What was the inspiration for the novel?
The desire to explore the little-known extraordinary phenomenon of women who disguised themselves as men and went to fight in the Civil War. There were hundreds of them. I first learned of them when I read An Uncommon Soldier, which collects the Civil War letters of Sarah Rosetta Wakeman, who called herself Lyons Wakeman.
Why does Ash decide she’ll go to war? She has a burning desire to prove to herself that she can keep her nerve in the face of any trial. I can’t say too much more than that because part of what gets revealed in the novel is the cause of this desire, as well as other factors that drive her to enlist.
What is the relationship between Ash and her husband? It is loving but fraught with complexity (like all the classic relationships!). During her time at war, Ash and Bartholomew exchange frequent, loving letters. But they are haunted by a shared sadness, too.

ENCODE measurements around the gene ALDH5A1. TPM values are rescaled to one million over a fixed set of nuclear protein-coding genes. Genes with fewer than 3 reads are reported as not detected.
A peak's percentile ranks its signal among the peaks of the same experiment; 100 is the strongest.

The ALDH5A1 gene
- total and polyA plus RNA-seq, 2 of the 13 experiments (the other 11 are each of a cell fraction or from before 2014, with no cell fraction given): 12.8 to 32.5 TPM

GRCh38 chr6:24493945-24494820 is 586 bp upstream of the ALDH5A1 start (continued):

How did you keep Ash true to her time, despite her adventurous nature?
The fact that so many women did the kinds of harrowing, difficult, challenging things Ash does made it very easy not to seem to be projecting the 21st-century onto the 19th-century. She is as fierce as they come but she is no cartoonish Lara Croft–type character!
What does your novel say about human character and gender?
I’d like to think it says many things and none more loudly than that we all, regardless of gender, regardless of race, regardless of age, have available to us, and have been pushed over and over again to experience, the very deepest aspects of what it means to be human.
Has the book been optioned for film?
Yes, by Element Pictures! Lenny Abrahamson [Room, Frank] will direct.